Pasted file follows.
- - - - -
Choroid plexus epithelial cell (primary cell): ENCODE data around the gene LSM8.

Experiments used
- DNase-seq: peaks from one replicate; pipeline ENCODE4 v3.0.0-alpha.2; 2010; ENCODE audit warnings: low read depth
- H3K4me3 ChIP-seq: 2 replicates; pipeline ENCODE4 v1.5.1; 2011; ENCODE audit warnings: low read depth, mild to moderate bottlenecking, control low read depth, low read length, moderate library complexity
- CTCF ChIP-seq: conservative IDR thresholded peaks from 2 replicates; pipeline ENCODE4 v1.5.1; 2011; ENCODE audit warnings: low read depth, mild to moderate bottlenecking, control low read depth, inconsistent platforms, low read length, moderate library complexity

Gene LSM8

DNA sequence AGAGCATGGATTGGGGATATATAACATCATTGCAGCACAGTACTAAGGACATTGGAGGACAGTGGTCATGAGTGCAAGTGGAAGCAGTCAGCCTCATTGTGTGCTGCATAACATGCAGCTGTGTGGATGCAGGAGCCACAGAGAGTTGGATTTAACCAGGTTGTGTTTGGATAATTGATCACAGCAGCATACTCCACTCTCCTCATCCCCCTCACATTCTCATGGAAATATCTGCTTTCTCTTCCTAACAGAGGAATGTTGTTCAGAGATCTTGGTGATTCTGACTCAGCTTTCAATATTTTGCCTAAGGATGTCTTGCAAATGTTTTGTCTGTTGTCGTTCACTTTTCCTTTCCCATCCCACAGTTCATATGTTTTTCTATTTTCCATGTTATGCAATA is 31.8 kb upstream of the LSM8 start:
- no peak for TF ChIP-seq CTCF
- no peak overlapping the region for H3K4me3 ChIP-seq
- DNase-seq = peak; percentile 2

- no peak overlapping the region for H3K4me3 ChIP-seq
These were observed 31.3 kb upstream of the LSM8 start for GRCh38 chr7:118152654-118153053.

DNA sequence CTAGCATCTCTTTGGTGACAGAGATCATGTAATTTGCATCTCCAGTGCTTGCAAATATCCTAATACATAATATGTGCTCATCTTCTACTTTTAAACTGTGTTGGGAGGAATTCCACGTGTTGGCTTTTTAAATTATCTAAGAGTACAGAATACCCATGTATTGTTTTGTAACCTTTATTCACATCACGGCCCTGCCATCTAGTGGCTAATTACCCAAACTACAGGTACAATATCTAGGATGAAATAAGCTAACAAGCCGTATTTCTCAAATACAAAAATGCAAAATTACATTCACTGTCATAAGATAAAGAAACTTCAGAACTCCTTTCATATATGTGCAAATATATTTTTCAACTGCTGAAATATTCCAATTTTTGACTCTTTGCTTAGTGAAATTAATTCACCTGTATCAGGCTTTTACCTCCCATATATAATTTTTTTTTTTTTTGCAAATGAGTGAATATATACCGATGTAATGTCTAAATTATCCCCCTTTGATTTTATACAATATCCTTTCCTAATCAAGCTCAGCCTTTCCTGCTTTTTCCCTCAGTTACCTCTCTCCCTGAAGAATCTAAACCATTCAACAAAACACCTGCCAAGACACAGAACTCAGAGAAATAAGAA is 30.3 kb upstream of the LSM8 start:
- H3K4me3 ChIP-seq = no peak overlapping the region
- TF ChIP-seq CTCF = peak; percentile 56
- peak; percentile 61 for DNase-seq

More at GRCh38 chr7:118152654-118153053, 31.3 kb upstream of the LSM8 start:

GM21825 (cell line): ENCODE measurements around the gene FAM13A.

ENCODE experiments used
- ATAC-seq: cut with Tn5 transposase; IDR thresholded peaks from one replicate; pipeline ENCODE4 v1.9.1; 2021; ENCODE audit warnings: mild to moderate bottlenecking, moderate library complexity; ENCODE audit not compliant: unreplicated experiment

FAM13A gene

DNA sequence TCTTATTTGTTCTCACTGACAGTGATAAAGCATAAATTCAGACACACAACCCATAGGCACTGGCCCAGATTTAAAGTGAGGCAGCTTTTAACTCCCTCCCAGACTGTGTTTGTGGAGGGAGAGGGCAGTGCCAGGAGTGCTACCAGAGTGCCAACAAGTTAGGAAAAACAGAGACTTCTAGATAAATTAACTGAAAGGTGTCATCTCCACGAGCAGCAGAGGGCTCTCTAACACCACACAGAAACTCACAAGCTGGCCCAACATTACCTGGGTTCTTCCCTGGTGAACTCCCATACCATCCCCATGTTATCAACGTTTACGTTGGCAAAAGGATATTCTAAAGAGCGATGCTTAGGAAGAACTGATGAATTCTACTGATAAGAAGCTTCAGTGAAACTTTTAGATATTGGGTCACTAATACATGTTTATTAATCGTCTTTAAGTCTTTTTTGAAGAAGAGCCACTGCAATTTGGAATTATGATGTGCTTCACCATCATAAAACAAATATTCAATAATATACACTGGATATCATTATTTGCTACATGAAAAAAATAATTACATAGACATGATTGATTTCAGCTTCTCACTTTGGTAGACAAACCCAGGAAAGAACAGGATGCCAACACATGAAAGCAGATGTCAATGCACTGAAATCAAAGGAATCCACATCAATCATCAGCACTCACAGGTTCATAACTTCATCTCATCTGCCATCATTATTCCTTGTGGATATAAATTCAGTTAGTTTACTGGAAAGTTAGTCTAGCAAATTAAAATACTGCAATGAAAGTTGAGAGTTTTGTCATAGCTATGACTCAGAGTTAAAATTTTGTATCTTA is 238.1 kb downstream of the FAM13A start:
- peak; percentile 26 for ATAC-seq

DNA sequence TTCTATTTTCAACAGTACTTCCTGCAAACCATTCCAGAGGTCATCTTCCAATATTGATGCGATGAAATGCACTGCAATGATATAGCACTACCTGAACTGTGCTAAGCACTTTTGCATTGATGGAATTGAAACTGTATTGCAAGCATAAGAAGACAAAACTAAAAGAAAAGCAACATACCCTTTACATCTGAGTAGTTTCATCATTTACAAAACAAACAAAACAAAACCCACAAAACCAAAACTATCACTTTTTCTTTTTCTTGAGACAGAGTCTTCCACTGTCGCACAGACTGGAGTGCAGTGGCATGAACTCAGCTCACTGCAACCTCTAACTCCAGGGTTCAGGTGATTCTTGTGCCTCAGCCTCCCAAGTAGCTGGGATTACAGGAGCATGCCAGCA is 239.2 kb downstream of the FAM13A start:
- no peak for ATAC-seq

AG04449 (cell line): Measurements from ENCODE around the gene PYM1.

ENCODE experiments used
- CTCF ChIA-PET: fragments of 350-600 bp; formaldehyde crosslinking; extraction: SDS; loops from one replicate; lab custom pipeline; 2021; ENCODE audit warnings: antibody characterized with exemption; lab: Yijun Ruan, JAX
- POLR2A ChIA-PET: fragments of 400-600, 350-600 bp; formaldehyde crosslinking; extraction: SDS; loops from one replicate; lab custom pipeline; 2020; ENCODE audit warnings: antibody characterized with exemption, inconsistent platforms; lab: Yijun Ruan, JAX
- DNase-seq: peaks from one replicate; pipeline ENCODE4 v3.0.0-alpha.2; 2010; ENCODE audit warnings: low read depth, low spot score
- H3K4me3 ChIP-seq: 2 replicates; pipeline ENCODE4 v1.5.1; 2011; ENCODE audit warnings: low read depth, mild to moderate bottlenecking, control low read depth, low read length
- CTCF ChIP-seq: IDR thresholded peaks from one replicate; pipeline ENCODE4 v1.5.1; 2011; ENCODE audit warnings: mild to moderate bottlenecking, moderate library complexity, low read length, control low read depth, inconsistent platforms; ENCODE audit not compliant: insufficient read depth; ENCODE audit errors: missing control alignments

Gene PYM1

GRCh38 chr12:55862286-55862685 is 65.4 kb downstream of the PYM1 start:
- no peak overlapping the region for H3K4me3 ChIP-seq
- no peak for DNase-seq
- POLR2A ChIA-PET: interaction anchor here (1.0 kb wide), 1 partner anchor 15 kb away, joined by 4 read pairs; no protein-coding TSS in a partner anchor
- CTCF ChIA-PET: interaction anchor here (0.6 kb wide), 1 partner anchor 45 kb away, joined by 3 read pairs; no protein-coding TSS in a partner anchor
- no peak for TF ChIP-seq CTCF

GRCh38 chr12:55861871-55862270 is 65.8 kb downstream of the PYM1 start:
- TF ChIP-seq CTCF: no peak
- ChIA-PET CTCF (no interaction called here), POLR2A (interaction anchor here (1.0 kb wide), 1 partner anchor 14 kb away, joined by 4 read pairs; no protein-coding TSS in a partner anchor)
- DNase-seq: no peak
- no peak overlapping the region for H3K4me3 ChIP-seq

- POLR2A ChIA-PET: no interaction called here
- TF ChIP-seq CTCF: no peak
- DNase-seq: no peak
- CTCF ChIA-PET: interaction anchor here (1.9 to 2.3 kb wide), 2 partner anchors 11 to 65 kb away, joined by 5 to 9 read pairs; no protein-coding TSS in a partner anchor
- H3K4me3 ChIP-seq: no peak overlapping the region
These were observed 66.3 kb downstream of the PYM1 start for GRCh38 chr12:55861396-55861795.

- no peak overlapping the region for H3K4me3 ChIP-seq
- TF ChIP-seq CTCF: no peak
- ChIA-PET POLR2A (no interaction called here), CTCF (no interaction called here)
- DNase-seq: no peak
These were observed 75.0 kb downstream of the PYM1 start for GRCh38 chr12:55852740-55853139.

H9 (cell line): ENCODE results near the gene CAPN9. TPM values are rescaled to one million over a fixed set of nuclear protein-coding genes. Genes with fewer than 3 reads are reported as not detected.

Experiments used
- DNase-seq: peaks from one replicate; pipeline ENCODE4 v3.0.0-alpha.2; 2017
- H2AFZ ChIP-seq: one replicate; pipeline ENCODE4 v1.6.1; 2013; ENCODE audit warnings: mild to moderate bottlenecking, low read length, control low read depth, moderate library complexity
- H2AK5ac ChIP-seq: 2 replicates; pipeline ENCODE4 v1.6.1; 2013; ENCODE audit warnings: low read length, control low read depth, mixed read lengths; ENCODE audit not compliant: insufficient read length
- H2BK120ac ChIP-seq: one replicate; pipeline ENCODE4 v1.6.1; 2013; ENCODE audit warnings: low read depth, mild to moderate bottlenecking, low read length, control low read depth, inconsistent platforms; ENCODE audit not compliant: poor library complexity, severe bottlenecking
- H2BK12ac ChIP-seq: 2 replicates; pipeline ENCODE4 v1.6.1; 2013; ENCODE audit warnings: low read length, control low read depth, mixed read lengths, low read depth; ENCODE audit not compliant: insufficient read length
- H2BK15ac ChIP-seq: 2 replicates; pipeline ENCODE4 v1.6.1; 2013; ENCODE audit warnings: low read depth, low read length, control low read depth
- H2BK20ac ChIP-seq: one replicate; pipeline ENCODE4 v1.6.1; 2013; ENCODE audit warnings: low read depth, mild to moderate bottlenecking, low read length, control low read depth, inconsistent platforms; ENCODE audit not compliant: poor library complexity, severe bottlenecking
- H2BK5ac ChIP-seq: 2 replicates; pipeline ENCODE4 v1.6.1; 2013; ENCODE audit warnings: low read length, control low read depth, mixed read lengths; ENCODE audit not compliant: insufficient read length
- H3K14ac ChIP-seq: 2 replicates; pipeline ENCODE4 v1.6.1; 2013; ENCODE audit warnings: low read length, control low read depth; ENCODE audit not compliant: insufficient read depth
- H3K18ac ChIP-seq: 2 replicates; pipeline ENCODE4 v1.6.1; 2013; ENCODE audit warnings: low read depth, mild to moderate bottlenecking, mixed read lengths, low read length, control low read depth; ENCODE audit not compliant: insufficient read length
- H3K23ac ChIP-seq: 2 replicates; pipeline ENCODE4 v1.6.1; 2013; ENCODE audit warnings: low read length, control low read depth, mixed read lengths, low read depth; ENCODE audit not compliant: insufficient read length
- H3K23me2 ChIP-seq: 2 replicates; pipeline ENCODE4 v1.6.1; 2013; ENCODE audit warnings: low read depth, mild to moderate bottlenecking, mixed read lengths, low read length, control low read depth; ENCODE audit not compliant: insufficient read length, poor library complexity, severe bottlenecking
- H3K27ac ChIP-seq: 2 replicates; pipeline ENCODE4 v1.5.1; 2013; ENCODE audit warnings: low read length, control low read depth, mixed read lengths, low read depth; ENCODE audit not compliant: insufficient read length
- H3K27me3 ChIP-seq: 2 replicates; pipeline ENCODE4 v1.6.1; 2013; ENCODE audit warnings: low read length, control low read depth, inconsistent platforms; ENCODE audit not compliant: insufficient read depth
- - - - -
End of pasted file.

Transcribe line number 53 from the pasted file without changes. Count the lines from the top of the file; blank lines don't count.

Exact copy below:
- ChIA-PET POLR2A (no interaction called here), CTCF (no interaction called here)